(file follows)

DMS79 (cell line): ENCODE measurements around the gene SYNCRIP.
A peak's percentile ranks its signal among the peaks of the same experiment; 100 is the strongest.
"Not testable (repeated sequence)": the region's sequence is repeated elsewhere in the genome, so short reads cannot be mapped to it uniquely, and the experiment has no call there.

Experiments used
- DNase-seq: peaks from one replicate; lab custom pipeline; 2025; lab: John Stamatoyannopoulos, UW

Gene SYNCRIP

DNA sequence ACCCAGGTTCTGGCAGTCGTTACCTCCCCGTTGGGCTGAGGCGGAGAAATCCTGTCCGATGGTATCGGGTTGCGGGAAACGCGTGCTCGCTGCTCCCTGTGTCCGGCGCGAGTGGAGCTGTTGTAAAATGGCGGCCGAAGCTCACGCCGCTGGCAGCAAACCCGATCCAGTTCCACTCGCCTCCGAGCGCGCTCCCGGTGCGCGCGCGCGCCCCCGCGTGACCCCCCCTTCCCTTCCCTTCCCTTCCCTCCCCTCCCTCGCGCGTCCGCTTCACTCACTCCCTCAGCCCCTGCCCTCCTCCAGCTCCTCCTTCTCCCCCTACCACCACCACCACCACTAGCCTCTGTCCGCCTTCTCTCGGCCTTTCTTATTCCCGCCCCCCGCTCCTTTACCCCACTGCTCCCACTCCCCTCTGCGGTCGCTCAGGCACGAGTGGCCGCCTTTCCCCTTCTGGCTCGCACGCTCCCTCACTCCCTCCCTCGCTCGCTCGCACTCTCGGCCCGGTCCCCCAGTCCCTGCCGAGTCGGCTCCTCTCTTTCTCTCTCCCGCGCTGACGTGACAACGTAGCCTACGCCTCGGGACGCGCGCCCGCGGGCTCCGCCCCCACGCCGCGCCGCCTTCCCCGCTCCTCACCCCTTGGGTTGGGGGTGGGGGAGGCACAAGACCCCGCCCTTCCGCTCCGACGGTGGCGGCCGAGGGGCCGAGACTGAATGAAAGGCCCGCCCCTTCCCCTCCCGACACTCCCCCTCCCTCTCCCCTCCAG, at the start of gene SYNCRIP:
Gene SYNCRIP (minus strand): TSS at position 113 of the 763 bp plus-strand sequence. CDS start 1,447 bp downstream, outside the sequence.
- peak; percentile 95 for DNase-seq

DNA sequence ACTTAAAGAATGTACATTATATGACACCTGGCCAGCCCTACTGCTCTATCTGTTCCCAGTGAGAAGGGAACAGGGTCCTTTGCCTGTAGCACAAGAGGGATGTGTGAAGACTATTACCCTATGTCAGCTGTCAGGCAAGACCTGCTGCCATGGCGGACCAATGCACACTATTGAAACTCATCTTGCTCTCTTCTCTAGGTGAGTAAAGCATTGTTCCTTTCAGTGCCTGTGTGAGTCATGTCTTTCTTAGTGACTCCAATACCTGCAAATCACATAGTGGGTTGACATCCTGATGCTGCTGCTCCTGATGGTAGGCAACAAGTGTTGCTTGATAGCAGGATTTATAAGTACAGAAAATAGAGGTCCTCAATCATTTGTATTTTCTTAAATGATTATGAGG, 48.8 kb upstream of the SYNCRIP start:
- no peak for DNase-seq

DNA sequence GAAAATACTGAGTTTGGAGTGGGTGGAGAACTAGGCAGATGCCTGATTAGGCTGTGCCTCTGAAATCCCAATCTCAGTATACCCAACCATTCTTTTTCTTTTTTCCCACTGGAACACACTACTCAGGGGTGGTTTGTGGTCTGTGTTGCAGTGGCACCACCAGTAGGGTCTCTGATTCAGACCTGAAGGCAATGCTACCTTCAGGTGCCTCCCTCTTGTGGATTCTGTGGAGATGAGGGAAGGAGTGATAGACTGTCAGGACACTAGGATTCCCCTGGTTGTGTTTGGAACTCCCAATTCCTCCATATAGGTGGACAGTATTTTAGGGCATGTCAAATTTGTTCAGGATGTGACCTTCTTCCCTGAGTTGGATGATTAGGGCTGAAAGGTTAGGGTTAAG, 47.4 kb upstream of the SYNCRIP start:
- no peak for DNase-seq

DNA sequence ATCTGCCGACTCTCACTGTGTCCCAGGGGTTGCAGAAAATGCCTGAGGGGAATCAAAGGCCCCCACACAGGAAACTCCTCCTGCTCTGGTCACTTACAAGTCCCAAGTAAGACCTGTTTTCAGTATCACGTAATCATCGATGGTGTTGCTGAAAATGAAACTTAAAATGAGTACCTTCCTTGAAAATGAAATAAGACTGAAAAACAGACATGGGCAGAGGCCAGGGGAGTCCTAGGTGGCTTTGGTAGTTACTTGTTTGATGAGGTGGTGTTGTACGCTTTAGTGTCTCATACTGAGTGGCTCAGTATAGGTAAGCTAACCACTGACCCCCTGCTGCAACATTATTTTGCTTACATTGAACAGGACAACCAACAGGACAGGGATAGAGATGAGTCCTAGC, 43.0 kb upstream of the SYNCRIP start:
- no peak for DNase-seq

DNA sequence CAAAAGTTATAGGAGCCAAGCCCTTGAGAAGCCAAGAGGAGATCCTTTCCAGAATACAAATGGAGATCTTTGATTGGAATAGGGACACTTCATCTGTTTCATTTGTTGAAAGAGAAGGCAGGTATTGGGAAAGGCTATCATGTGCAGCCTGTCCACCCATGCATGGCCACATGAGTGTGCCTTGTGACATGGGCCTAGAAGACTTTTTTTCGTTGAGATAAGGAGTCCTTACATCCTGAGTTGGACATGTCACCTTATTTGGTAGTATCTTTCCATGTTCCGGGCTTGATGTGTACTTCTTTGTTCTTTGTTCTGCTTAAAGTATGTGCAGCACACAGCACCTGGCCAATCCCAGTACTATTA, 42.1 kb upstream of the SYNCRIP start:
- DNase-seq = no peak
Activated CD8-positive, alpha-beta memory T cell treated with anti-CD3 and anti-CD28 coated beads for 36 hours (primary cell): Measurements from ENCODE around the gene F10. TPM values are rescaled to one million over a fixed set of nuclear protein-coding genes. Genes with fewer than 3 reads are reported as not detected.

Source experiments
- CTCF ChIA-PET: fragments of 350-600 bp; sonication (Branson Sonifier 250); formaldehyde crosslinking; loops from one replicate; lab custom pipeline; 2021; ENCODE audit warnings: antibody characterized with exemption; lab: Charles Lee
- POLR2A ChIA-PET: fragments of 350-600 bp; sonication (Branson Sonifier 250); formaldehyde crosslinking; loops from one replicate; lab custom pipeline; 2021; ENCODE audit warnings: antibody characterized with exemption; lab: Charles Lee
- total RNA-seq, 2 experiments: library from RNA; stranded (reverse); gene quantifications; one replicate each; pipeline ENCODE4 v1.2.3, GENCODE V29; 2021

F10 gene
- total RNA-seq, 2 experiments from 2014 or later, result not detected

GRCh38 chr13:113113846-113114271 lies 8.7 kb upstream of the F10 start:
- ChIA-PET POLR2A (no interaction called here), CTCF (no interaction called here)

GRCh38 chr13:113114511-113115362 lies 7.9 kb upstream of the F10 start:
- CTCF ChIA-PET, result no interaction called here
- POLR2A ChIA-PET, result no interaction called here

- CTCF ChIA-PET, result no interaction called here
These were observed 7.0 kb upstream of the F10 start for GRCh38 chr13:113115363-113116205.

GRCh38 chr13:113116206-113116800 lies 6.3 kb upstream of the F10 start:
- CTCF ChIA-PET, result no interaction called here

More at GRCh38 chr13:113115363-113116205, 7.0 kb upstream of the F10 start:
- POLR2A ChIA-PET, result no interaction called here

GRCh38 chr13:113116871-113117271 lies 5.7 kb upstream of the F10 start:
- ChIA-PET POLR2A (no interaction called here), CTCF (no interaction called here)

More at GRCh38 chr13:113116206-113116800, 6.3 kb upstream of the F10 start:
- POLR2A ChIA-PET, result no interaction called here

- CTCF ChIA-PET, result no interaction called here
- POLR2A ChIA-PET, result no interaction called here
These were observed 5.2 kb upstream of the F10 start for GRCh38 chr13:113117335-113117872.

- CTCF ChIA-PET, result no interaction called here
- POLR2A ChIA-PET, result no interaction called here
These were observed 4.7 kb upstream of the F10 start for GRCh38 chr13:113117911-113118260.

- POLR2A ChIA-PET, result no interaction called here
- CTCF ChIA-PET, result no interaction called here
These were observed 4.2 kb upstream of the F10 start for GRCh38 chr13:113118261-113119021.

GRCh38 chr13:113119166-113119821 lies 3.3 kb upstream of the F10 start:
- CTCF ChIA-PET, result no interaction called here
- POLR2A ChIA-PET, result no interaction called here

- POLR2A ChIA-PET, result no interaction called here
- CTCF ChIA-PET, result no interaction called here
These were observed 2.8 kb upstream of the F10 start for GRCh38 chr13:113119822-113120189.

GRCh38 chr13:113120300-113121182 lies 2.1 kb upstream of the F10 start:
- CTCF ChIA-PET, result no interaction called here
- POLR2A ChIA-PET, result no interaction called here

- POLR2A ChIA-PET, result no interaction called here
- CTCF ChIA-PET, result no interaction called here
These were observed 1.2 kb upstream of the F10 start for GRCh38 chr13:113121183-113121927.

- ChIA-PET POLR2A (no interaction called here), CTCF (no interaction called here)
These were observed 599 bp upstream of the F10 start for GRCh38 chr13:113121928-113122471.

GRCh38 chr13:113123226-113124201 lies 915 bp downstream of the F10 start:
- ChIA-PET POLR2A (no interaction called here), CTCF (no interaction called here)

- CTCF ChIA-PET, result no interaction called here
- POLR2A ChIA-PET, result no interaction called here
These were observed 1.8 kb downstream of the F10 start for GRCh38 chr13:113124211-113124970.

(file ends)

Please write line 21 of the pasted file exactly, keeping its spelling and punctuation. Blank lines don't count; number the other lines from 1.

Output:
- POLR2A ChIA-PET: fragments of 350-600 bp; sonication (Branson Sonifier 250); formaldehyde crosslinking; loops from one replicate; lab custom pipeline; 2021; ENCODE audit warnings: antibody characterized with exemption; lab: Charles Lee